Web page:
Date of Award




Document Type


Degree Name

Doctor of Philosophy (PhD)


Department of English

Content Description

1 online resource (vii, 268 pages) : illustrations (some color)

Dissertation/Thesis Chair

Derik Smith

Committee Members

Glyne Griffith, Michael Leong


Hip Hop, hip-hop, poetics, Poetry, Rap, Hip-hop, American poetry, Rap (Music), Poetics

Subject Categories

African American Studies | Creative Writing | English Language and Literature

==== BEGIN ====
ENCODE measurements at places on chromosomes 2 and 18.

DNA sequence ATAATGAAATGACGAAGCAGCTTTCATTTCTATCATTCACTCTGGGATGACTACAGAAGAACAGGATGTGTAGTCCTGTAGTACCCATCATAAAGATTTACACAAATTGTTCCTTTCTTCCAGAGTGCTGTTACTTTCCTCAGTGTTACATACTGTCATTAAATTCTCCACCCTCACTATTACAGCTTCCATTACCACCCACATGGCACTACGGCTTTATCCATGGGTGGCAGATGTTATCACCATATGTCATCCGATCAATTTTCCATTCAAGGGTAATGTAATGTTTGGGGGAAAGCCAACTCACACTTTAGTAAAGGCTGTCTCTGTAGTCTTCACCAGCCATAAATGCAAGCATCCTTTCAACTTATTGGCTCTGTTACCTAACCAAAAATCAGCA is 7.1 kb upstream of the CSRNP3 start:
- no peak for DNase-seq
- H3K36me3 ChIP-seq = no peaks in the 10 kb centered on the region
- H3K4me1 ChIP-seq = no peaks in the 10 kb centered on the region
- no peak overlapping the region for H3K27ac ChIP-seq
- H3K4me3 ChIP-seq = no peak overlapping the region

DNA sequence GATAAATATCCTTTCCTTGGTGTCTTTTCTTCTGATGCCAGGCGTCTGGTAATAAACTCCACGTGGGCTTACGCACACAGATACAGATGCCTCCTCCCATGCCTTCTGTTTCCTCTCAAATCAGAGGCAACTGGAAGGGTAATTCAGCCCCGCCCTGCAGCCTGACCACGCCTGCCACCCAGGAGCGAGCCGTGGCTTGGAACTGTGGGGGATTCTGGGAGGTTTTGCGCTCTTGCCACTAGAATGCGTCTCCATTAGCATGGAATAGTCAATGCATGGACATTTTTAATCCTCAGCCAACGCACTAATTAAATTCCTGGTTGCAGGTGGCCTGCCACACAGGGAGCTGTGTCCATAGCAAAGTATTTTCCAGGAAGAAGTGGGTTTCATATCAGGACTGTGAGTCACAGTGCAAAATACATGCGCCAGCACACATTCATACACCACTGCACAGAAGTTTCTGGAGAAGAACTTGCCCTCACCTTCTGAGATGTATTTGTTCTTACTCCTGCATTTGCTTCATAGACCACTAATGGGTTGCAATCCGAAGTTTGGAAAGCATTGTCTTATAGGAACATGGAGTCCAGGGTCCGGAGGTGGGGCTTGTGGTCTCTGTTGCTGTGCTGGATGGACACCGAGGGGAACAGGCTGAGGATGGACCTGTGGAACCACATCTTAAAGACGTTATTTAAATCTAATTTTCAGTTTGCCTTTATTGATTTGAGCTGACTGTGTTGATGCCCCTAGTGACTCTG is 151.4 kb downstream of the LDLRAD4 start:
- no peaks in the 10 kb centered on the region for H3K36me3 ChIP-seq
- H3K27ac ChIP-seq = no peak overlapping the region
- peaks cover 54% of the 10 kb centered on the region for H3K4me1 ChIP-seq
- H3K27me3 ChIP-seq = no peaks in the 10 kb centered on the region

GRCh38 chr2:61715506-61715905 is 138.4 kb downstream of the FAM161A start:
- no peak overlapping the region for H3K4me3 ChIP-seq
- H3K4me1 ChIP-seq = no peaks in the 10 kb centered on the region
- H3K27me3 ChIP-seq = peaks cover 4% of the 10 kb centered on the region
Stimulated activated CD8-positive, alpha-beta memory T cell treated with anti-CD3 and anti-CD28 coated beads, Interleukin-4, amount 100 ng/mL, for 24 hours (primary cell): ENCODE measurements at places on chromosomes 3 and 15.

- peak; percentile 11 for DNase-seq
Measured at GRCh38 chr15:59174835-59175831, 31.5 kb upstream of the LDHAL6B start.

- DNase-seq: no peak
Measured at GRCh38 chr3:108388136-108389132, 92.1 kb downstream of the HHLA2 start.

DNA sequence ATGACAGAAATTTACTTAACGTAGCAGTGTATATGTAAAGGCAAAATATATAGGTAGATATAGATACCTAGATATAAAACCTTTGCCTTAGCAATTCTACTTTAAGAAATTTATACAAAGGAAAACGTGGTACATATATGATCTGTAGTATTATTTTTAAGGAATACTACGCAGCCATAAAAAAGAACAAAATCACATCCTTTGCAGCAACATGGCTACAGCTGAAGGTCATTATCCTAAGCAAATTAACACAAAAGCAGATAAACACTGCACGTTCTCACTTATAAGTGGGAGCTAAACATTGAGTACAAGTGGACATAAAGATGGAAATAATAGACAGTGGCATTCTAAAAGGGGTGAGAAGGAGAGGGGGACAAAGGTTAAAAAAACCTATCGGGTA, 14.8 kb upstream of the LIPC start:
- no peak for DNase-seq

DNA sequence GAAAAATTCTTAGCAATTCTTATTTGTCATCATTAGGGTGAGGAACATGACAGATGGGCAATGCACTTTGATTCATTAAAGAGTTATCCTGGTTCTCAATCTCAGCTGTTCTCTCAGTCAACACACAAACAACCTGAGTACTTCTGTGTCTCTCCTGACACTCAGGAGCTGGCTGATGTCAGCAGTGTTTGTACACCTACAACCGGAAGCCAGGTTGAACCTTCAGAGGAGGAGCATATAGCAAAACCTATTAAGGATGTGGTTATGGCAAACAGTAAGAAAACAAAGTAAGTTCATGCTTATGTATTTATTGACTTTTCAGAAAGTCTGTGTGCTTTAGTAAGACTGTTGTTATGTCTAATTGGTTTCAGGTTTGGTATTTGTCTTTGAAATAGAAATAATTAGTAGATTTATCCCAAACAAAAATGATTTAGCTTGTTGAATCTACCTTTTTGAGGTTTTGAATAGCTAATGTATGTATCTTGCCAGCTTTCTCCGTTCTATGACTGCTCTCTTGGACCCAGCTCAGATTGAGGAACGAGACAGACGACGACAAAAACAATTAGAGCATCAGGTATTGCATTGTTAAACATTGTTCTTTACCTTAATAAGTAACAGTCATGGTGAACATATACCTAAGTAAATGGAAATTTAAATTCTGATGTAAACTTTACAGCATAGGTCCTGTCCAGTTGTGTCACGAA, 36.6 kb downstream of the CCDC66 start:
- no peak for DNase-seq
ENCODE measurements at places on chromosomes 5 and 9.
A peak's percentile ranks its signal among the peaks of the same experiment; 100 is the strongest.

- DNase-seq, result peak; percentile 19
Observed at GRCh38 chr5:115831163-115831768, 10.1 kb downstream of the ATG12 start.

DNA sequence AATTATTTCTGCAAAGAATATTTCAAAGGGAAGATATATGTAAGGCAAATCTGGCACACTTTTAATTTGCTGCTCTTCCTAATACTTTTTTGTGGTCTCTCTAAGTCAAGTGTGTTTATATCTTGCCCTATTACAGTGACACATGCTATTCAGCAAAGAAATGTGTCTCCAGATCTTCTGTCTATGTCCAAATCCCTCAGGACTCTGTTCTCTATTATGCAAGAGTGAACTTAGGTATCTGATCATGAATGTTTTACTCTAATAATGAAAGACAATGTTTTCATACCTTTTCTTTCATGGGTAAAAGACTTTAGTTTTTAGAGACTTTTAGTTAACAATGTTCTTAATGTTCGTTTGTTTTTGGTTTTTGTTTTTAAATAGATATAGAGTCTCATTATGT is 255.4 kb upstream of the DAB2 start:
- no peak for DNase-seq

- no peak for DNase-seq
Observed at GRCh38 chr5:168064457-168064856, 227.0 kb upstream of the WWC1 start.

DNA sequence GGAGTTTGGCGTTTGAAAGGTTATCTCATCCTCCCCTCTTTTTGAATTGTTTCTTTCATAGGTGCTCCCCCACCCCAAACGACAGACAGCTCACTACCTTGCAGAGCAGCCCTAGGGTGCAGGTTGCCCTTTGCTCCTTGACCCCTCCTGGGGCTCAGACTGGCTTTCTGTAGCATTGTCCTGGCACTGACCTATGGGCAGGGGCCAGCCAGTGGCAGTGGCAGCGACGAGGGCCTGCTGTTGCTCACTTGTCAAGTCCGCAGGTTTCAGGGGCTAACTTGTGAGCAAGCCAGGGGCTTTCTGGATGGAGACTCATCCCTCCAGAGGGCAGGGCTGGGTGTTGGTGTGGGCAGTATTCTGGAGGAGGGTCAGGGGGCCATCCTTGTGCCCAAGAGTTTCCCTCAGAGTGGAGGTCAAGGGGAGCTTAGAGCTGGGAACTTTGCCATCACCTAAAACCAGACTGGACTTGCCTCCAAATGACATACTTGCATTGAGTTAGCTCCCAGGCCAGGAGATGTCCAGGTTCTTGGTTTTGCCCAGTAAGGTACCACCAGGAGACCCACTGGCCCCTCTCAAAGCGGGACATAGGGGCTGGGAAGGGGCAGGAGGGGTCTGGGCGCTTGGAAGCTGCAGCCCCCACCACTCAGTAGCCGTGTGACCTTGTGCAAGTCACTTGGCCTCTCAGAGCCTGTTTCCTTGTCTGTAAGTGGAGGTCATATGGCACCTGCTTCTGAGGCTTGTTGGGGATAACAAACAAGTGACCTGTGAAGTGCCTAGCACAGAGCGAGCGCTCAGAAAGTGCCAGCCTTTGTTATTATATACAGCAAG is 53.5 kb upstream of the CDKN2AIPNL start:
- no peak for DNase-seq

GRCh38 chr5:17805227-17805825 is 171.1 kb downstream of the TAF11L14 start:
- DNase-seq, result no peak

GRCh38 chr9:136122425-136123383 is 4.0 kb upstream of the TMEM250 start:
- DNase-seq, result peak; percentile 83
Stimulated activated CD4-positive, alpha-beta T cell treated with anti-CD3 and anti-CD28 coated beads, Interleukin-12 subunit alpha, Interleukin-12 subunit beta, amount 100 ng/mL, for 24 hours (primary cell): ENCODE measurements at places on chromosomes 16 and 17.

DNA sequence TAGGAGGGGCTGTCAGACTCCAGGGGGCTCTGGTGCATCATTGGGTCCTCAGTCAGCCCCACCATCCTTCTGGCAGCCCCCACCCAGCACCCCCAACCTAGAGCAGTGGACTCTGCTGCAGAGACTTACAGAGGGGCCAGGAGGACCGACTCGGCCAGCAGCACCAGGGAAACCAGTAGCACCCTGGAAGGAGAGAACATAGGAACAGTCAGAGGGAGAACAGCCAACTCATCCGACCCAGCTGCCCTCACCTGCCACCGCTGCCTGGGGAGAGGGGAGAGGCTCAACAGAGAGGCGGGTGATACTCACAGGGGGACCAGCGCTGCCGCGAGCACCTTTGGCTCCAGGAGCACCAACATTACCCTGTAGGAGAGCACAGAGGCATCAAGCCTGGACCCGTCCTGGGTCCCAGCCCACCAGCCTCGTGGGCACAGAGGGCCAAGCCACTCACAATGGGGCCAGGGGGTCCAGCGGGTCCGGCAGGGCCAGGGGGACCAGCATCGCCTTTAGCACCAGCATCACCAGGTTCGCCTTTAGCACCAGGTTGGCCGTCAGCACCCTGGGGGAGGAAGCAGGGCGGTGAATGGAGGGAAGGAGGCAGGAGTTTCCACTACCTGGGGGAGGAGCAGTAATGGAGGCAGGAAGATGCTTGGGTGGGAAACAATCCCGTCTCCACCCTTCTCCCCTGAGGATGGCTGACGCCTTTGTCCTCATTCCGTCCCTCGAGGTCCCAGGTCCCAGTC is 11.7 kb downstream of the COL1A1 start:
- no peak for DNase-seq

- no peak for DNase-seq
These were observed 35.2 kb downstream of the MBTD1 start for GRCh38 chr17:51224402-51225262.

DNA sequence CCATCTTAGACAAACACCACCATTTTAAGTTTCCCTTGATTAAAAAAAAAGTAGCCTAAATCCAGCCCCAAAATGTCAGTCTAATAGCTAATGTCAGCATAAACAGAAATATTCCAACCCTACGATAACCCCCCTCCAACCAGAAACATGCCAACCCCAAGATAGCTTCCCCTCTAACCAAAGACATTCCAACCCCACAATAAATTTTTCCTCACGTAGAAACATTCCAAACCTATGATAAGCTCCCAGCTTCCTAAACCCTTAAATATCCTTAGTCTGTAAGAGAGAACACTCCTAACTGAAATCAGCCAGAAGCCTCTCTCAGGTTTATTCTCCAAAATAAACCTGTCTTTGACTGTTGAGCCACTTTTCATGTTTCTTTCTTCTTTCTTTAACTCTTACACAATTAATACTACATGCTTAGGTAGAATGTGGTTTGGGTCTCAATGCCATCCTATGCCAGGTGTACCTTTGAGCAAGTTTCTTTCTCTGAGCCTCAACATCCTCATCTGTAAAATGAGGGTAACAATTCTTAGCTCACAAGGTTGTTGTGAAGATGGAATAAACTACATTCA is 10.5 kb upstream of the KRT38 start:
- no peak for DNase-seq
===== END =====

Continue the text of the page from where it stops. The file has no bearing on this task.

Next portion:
The study of Hip Hop poetics has been slowly gaining momentum as an area for scholarly inquiry. Accordingly, Mic Check rests on one critical assumption: Hip Hop is the most significant American form of poetry ever invented. To back up this claim, this project investigates Hip Hop lyricism from five critical angles: tradition, form, tone, medium, and practice. I argue that music’s foundational position in African American literature clarifies Hip Hop’s experiments with language, which operate within and extend an ongoing, centuries-old tradition of linguistic, rhythmic, and poetic experimentation. Comprehension of the longstanding literary/oral territory from which Hip Hop is born compels an analysis of the art’s formal characteristics. I argue that these formal traits of Hip Hop poetics bear more structural semblance to earlier British and American forms than they do to those of contemporary and modern poetry. Form is thus a new (yet old) vehicle for advancing African American literary exploration. However, form alone cannot carry the weight of a poetic genre; this is where theme and specifically argumentative positioning become essential to understanding Hip Hop poetics. I assert that the “politics of abandonment” (as conceptualized by Jeff Chang), through which the social apparatuses of the American state systematically neglected the urban poor, gave birth to an oppositional poetics within the Hip Hop form. Foregrounding the tone of oppositionality in Hip Hop allows me to productively account for problematic themes—violence, misogyny, etc.—in the genre’s corpus, rather than sidestepping these concerns. Additionally, as a multi-disciplinary artistic movement, Hip Hop cannot be confined to one medium, and it often incorporates several at once. I argue that Hip Hop’s blurring of medium—especially orature and literature—inevitably brings its poetry to the page. This movement from the mic to the page exemplifies the circular relationship between the oral and the scribal in the African American literary tradition. These critical interventions set the stage for me to explore all of these themes via the creative/critical practice of poetics. I engage Hip Hop on the page in my own poetry to demonstrate how my critical discussions play out in the creation of an art product. This creative intervention—combined with my critical discussions of tradition, form, tone, and medium—compels us to consider what lies ahead for Hip Hop poetics and for poetry as a whole.